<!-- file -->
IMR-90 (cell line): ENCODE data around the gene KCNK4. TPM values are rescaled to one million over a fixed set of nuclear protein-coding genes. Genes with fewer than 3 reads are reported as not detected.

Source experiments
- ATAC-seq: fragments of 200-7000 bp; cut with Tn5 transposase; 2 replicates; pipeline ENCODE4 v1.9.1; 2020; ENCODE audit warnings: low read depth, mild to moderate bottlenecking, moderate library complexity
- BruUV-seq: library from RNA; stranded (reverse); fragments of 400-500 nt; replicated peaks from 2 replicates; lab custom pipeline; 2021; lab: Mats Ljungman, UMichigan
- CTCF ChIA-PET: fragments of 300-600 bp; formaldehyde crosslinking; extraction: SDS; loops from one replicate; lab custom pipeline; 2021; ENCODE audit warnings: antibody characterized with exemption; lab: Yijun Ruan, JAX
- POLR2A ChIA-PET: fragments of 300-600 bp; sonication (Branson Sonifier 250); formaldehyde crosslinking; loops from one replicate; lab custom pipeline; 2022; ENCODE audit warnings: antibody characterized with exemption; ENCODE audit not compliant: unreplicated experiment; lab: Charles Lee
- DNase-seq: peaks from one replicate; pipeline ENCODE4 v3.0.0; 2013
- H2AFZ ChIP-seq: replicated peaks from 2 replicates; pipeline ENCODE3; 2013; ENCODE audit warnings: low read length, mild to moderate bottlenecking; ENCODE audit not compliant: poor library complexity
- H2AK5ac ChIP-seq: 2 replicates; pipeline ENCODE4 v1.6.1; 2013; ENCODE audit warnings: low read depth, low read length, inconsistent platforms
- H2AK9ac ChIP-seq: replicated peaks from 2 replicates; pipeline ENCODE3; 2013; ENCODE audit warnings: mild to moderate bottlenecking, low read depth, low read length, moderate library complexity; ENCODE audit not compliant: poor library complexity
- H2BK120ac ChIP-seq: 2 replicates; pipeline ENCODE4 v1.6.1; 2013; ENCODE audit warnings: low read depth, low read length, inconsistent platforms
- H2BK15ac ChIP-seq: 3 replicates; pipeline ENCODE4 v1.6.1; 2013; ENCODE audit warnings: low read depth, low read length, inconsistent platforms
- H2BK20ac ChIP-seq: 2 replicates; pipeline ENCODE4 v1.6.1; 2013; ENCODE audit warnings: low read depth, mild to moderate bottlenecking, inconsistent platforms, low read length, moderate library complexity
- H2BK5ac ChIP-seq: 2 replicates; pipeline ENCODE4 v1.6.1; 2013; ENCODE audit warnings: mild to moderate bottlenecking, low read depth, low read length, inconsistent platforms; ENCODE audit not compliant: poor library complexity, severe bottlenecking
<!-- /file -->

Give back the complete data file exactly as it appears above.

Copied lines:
IMR-90 (cell line): ENCODE data around the gene KCNK4. TPM values are rescaled to one million over a fixed set of nuclear protein-coding genes. Genes with fewer than 3 reads are reported as not detected.

Source experiments
- ATAC-seq: fragments of 200-7000 bp; cut with Tn5 transposase; 2 replicates; pipeline ENCODE4 v1.9.1; 2020; ENCODE audit warnings: low read depth, mild to moderate bottlenecking, moderate library complexity
- BruUV-seq: library from RNA; stranded (reverse); fragments of 400-500 nt; replicated peaks from 2 replicates; lab custom pipeline; 2021; lab: Mats Ljungman, UMichigan
- CTCF ChIA-PET: fragments of 300-600 bp; formaldehyde crosslinking; extraction: SDS; loops from one replicate; lab custom pipeline; 2021; ENCODE audit warnings: antibody characterized with exemption; lab: Yijun Ruan, JAX
- POLR2A ChIA-PET: fragments of 300-600 bp; sonication (Branson Sonifier 250); formaldehyde crosslinking; loops from one replicate; lab custom pipeline; 2022; ENCODE audit warnings: antibody characterized with exemption; ENCODE audit not compliant: unreplicated experiment; lab: Charles Lee
- DNase-seq: peaks from one replicate; pipeline ENCODE4 v3.0.0; 2013
- H2AFZ ChIP-seq: replicated peaks from 2 replicates; pipeline ENCODE3; 2013; ENCODE audit warnings: low read length, mild to moderate bottlenecking; ENCODE audit not compliant: poor library complexity
- H2AK5ac ChIP-seq: 2 replicates; pipeline ENCODE4 v1.6.1; 2013; ENCODE audit warnings: low read depth, low read length, inconsistent platforms
- H2AK9ac ChIP-seq: replicated peaks from 2 replicates; pipeline ENCODE3; 2013; ENCODE audit warnings: mild to moderate bottlenecking, low read depth, low read length, moderate library complexity; ENCODE audit not compliant: poor library complexity
- H2BK120ac ChIP-seq: 2 replicates; pipeline ENCODE4 v1.6.1; 2013; ENCODE audit warnings: low read depth, low read length, inconsistent platforms
- H2BK15ac ChIP-seq: 3 replicates; pipeline ENCODE4 v1.6.1; 2013; ENCODE audit warnings: low read depth, low read length, inconsistent platforms
- H2BK20ac ChIP-seq: 2 replicates; pipeline ENCODE4 v1.6.1; 2013; ENCODE audit warnings: low read depth, mild to moderate bottlenecking, inconsistent platforms, low read length, moderate library complexity
- H2BK5ac ChIP-seq: 2 replicates; pipeline ENCODE4 v1.6.1; 2013; ENCODE audit warnings: mild to moderate bottlenecking, low read depth, low read length, inconsistent platforms; ENCODE audit not compliant: poor library complexity, severe bottlenecking